Understanding the Types of Hosting Packages

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Competition in the web hosting market has created some truly amazing services, but some are terrible. Your web host is a foundation that your online business or website is built upon, but they are not always in the forefront of our minds. That is, until there is trouble. Servers crash, networks are compromised, and there are always new security threats. It doesn’t matter how high your search engine rankings are or how brilliant your website looks if your website is down. You need to make an educated and informed choice of a trustworthy hosting provider that won’t leave you high and dry in the event of technical issues.

But which one do you choose? The number of web hosting providers cropping up recently seems endless. Before you choose a hosting provider or web platform, you need to understand the different types of hosting. Only then can you find a provider that fits your needs and your budget.

Types of Hosting

There are three well-defined types of hosting:

  1. Free
  2. Shared
  3. Dedicated

Free Hosting

Sometimes companies will offer completely free hosting, but remember, you get what you pay for. These free hosting services are not suitable for anyone wishing to create an online business. The major downfall of free hosting services is the inability to provide you with a domain name. They almost always lack adequate security services, and the technical support (if they even offer any) is atrocious. Free hosting is really only useful for personal websites. If you are looking for someone to help you design and build your website and they mention that they know a great free hosting provider, they don’t know what they are talking about. Avoid them like the plague!

Shared Hosting

Shared hosting is a much better alternative to free hosting, but it certainly has its own pitfalls, too. The idea behind shared hosting is to consolidate many websites onto virtual servers. One of the benefits to a shared hosting solution is its price. Shared hosting is typically cheaper than dedicated hosting, and it does allow you to procure a domain name. However, there are two main drawbacks with shared hosting which I will explain in the next sections. For all practical purposes, shared hosting is typically feasible for most small and medium sized businesses’ websites. Despite the drawbacks that are inherent to shared hosting, many people see shared hosting as the most attractive option because of its price.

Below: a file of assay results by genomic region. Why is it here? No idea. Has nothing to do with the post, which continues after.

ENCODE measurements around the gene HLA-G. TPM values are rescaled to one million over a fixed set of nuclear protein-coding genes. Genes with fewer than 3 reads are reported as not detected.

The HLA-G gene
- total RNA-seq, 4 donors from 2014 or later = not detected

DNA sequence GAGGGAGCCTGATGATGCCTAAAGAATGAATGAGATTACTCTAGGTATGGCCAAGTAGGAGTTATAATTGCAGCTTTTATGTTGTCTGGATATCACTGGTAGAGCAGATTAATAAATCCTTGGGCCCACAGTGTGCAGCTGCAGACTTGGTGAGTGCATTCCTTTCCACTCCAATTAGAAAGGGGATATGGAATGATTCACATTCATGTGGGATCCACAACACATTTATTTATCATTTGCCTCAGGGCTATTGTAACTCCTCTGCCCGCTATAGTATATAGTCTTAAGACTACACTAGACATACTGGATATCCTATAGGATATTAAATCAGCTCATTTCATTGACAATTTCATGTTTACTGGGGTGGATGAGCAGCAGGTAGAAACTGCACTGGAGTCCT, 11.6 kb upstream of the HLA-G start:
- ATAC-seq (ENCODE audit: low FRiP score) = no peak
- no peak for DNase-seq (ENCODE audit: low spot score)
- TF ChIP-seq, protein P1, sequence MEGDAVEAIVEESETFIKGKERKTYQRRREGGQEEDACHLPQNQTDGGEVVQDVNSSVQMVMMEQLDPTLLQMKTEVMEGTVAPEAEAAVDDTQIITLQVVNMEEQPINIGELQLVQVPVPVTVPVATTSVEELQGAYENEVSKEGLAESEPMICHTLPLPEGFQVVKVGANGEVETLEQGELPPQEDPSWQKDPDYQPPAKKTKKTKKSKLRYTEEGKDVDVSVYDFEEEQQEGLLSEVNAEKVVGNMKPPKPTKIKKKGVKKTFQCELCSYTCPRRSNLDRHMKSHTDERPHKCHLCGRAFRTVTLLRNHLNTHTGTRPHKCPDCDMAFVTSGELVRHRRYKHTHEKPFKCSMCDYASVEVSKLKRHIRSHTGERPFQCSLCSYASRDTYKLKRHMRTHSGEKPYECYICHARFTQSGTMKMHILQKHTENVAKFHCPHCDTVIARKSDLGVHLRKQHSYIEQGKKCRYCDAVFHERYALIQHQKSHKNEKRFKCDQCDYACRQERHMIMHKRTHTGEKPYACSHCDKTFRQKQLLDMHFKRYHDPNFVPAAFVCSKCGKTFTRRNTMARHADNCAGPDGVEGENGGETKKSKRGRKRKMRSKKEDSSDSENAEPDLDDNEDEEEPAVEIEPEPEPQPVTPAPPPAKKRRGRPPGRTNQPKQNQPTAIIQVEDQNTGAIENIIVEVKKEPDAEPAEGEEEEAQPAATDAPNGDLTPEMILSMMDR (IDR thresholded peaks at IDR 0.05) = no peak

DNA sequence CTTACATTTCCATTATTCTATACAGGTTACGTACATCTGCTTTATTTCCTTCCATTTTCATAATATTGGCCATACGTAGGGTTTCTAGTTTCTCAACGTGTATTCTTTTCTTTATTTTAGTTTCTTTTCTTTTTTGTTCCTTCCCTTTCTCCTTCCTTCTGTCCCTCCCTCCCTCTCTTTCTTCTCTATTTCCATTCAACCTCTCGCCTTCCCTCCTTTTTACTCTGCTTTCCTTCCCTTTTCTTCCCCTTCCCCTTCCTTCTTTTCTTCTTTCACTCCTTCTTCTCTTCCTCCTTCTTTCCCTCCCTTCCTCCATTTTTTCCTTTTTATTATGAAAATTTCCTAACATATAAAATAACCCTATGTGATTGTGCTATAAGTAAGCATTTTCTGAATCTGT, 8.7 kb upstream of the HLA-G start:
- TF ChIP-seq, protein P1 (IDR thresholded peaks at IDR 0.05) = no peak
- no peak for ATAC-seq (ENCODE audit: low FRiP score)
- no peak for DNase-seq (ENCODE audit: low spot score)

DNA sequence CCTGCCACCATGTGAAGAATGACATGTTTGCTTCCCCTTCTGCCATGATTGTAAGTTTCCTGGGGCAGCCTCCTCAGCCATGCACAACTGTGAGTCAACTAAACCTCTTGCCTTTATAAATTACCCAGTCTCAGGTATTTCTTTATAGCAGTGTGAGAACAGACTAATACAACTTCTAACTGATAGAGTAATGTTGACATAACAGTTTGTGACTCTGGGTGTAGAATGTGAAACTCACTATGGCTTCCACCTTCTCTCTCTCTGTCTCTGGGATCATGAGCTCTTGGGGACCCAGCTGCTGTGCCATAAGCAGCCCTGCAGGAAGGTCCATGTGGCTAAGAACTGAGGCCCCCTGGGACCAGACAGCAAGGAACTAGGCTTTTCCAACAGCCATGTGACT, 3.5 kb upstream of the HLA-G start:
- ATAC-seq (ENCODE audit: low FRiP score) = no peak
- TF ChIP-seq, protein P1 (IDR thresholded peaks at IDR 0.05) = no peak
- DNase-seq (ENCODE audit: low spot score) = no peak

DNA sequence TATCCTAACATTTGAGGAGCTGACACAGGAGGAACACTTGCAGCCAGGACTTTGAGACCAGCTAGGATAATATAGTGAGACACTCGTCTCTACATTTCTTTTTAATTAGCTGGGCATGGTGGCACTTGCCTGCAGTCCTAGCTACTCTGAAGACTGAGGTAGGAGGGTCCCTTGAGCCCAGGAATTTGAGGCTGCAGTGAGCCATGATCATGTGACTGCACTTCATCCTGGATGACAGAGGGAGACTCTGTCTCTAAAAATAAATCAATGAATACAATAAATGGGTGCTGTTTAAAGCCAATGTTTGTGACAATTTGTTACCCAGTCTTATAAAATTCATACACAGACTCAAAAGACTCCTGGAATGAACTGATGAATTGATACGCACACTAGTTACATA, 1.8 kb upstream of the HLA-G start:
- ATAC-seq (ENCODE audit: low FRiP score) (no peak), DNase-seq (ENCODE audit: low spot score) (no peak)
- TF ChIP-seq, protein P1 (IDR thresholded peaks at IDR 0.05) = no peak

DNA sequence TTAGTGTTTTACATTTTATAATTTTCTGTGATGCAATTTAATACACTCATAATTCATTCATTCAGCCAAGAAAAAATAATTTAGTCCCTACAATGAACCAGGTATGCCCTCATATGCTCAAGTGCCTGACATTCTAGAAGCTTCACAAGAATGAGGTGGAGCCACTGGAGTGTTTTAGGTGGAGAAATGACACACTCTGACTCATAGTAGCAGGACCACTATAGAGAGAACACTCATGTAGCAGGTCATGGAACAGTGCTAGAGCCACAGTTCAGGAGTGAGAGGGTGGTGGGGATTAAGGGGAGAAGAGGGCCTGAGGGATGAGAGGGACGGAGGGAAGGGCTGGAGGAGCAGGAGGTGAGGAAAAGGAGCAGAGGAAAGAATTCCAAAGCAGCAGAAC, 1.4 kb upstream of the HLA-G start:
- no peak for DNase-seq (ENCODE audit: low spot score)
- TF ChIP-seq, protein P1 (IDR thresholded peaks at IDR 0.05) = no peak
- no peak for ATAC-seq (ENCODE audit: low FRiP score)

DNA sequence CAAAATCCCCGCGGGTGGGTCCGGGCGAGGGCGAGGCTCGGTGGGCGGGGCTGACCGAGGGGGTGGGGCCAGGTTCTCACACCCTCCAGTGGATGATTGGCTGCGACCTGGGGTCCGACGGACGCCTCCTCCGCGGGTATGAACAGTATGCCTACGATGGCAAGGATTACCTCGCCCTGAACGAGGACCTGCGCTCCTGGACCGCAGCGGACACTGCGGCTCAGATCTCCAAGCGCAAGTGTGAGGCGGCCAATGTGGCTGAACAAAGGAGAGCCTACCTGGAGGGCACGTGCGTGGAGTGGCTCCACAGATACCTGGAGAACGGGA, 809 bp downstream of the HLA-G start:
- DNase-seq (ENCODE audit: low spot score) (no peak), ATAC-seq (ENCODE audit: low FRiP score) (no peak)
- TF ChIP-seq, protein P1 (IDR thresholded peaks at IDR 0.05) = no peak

Shared Hosting Means Shared Resources

Firstly, other websites are sharing the same network and hardware resources as your website. While we hope that the hosting provider adequately provisions their virtual servers with ample storage, memory, CPU, and bandwidth, it is all done behind the scenes and potentially invisible to the customer. How do you know how many other websites are on the same server as your website? There could be ten, fifty, or a hundred! How do you know that one won’t eat up a disproportionate amount of bandwidth, leaving your website to load slowly or not at all? The policing and provisioning of virtual servers is complicated to understand and outside of your control when you select shared hosting solutions.